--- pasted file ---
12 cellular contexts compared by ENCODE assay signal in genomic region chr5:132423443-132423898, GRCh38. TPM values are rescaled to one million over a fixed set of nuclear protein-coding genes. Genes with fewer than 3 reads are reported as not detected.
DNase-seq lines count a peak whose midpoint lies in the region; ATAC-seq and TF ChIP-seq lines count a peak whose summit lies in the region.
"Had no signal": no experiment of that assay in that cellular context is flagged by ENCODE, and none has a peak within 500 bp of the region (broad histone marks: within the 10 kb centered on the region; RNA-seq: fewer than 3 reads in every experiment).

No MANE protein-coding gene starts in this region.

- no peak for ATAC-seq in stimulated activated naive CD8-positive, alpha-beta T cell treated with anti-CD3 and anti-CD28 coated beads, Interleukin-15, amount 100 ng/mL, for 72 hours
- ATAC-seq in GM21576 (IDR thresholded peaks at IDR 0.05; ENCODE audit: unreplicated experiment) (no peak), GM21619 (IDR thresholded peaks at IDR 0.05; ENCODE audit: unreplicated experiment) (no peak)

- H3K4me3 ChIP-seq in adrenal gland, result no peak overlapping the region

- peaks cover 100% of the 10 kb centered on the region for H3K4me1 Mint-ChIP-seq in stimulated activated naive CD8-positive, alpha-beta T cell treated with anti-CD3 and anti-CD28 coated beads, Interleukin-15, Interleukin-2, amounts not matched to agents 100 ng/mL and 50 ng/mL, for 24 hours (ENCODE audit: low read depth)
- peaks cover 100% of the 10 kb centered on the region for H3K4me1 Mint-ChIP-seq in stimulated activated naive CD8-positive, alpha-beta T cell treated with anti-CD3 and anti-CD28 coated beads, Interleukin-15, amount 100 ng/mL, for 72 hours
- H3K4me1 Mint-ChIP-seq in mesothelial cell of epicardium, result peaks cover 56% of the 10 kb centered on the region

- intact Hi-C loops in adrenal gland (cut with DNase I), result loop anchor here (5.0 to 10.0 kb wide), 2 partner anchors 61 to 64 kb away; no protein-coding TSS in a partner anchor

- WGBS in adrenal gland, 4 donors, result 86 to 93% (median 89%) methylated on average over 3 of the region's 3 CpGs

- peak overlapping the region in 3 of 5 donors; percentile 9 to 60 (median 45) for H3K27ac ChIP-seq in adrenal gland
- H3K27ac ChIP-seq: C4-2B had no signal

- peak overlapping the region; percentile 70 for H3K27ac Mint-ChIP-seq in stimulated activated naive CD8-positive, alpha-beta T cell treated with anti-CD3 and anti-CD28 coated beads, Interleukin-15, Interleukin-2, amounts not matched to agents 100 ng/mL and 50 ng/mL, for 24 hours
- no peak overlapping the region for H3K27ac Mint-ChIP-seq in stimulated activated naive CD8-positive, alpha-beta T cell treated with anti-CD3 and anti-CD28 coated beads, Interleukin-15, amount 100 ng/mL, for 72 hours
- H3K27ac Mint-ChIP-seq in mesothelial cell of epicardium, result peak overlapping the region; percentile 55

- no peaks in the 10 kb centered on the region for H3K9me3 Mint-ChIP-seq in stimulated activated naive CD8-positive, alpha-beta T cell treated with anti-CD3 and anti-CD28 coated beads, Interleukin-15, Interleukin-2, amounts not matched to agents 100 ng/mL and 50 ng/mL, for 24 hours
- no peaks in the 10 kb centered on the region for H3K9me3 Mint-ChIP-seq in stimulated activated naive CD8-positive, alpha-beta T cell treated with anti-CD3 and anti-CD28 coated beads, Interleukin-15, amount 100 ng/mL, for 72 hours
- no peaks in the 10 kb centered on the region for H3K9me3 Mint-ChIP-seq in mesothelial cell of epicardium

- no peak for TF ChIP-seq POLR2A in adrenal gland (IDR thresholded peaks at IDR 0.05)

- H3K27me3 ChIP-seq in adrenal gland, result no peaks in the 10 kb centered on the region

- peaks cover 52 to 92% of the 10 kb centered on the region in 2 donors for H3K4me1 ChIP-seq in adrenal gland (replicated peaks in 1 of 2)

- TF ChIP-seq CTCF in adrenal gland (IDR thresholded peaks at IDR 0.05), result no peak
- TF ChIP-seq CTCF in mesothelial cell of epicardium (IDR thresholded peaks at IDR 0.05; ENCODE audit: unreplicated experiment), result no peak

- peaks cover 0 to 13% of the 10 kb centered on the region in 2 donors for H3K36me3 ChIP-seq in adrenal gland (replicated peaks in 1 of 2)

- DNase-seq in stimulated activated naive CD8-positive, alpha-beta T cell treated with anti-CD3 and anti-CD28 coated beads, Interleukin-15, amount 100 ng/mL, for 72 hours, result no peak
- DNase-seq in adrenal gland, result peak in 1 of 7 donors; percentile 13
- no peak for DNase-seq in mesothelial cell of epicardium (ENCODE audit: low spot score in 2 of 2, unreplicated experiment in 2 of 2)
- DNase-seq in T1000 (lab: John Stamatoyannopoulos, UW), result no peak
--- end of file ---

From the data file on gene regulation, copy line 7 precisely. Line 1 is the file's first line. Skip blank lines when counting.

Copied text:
- H3K4me3 ChIP-seq in adrenal gland, result no peak overlapping the region